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The Work of the Hand

The Work of the Hand



The craft of letterpress printing has been renewed again and again, despite the advances in publishing technologies. For there is a strong desire among many of us in the book arts to feel words in our hands, to assemble them letter by letter in order to deepen our understanding of their shapes, an inner meaning that comes to us in a way not possible when only seen on a page. Type gives letters weight and substance, a physical presence; there is a contemplation that attends the assembly of every piece of lead. Thus the printer learns the poem in a very deep way, letter by letter.

There is a reward in mastering the skill of this assembly, the plan taking shape as a matrix, visual beauty hidden ihn the lead forms, which must be elicited. Design and inspiration follow a slow path, ideas sprung from the poet's language and held in the mind's eye till the inked proof comes alive.

The closer the artist approaches the realization of word as image, the closer together come skill of hand and acuity of eye. Ink laid accurately on the type forms; paper carefully chosen and handled; the meeting of the two by the care in the use of the tool, the press. How we come to love those tools!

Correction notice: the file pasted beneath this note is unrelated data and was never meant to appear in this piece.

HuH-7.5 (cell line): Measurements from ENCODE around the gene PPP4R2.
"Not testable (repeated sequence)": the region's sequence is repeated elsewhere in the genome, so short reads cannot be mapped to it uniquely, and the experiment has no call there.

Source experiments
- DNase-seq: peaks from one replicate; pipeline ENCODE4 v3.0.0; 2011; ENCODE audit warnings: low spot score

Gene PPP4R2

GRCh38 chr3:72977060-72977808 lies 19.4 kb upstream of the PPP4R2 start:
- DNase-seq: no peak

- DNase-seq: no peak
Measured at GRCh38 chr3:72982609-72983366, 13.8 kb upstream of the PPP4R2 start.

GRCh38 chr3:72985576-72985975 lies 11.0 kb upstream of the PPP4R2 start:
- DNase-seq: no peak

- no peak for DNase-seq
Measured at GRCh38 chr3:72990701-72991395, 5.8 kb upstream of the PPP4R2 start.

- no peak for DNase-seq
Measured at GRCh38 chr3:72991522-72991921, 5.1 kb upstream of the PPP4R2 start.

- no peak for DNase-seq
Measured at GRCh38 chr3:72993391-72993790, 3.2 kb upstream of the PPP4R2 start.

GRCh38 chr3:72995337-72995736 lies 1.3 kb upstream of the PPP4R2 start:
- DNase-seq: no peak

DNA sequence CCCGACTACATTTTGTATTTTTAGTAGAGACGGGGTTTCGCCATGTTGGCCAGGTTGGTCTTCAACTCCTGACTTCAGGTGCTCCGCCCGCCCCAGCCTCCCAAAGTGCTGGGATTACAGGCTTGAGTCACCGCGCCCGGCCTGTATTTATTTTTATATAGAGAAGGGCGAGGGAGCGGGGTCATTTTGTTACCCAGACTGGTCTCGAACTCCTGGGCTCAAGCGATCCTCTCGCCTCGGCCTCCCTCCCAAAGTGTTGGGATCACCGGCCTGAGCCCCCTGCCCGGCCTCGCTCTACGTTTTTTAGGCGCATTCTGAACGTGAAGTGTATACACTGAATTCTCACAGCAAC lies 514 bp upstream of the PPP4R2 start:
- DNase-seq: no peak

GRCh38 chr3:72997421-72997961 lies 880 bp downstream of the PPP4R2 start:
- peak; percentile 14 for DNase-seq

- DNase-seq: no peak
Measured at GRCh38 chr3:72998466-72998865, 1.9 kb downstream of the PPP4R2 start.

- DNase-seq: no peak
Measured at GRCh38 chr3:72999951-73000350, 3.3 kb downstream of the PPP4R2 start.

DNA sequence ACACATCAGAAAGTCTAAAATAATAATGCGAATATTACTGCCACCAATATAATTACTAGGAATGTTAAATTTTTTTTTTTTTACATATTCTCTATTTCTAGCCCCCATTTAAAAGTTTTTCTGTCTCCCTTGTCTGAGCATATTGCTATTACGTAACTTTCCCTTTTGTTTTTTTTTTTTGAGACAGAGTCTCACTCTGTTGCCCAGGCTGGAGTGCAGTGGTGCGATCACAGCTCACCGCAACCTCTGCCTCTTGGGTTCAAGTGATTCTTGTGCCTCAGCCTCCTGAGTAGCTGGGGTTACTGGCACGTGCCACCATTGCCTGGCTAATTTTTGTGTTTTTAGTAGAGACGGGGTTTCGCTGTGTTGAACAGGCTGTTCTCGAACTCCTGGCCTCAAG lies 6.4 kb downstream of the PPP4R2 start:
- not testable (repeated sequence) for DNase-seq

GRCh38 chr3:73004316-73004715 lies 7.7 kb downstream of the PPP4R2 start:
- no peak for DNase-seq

After the ideas, the assembly, the attentive presswork, come all the processes of handling the printed sheets: the folding and gathering, the binding and decorating-- the finishing that makes the creative impulses of author, artist, designer and printer into a unified, whole thing. One of the intriguing aspects of bookmaking is that, if the idea is well realized, there are no surprises at the finish.

But somehow, after all this, the real care demanded seems to be in getting those objects out into the world, the distribution, as it is called. And there is a lot of the spirit of the hand felt here, too, gathering mailing lists, labeling catalogs, wrapping the packages, dealing with money. Here perhaps the hand is most impatient, and the printer's dedication most severely tried. Yet it is by attending to these humdrum details the we practice our right livelihood, and it is through them that the poet, the printer, and their community, join together in celebration.